‘Heart-wrenching;’ Community members hopeful as FEMA crews begin tornado damage assessment

LOGAN COUNTY — Homes and businesses are destroyed and people are still trying to pick up the pieces after the deadly Logan County tornado touched down nearly two weeks ago.

As reported on News Center 7 at 6:00, the Federal Emergency Management Agency (FEMA) began its damage assessment in Logan County on Tuesday.

>>PHOTOS: Strong tornadoes, severe storms bring destruction across Miami Valley

FEMA deployed six teams throughout 11 Ohio counties that were hit by the March 14 tornadoes.

In Logan County, a tornado destroyed more than 130 buildings and damaged almost 600 others.

FEMA Region 5 Senior External Affairs Specialist Dan Shulman said crews will stay in Logan County as long as they are needed.

“It’s definitely heart-wrenching every time and it doesn’t get any easier,” Shulman said.

Indian Lake Baptist Church Pastor Ben Baum said his community is coming together to help those impacted.

Baum said God was with them the day the tornado touched down because his house and the church were both untouched.

>>RELATED: FEMA to assess damage in Logan County today after deadly tornado destroys hundreds of buildings

“I stepped out on the back deck, and we saw that just to the northwest of us we saw it, the actual tornado form. And it started to actually come to us, but it made a turn and went around so I thank God for that, Baum said.

He said his church community jumped into action as soon as the storm passed.

“We help them with their spiritual health,” Baum said.

The church has been collecting donations to distribute to those in need and will continue to host services.

Baum said FEMA has not come to the church yet.

“I’m just hoping that they start with the hardest hit first, the ones who don’t have a home anymore,” Baum said.

Schulman said he has been doing this job for almost 20 years now and everything the agency deals with is different.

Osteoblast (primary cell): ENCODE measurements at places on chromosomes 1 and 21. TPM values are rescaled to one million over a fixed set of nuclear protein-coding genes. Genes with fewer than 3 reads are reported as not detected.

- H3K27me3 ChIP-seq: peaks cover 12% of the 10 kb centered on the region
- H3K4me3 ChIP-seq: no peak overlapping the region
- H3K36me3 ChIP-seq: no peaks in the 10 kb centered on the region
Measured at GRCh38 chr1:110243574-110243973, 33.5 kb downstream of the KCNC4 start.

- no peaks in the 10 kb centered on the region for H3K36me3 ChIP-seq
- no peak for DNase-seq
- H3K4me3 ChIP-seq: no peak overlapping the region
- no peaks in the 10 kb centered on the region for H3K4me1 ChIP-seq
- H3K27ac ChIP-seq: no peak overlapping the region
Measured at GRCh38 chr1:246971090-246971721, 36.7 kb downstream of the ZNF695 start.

“The information that we’re gathering this week will be used by the state of Ohio to make a determination whether or not to seek a federal disaster declaration,” Schulman said.

>>RELATED: 133 structures destroyed, hundreds damaged in deadly Logan County tornado

FEMA is working with state and local agencies to find out how homeowners, renters, and businesses have been impacted.

“Really getting a sense of what was the damage, to gathering information about what the impact was on the community, businesses that are closed, schools that were closed and how that’s affected those communities,” Schulman said.

He said after the assessment is complete, FEMA will provide its findings to the state, so officials can decide on what the next steps are.

Schulman urges people impacted to contact their insurance company to get the recovery process started.

“Don’t wait for the possibility of federal assistance, get the recovery process started now. We can, if there is federal assistance down the line, we can do reimbursement,” Schulman said.

He said it’s also important for those impacted to report any damage to their local emergency management agency.

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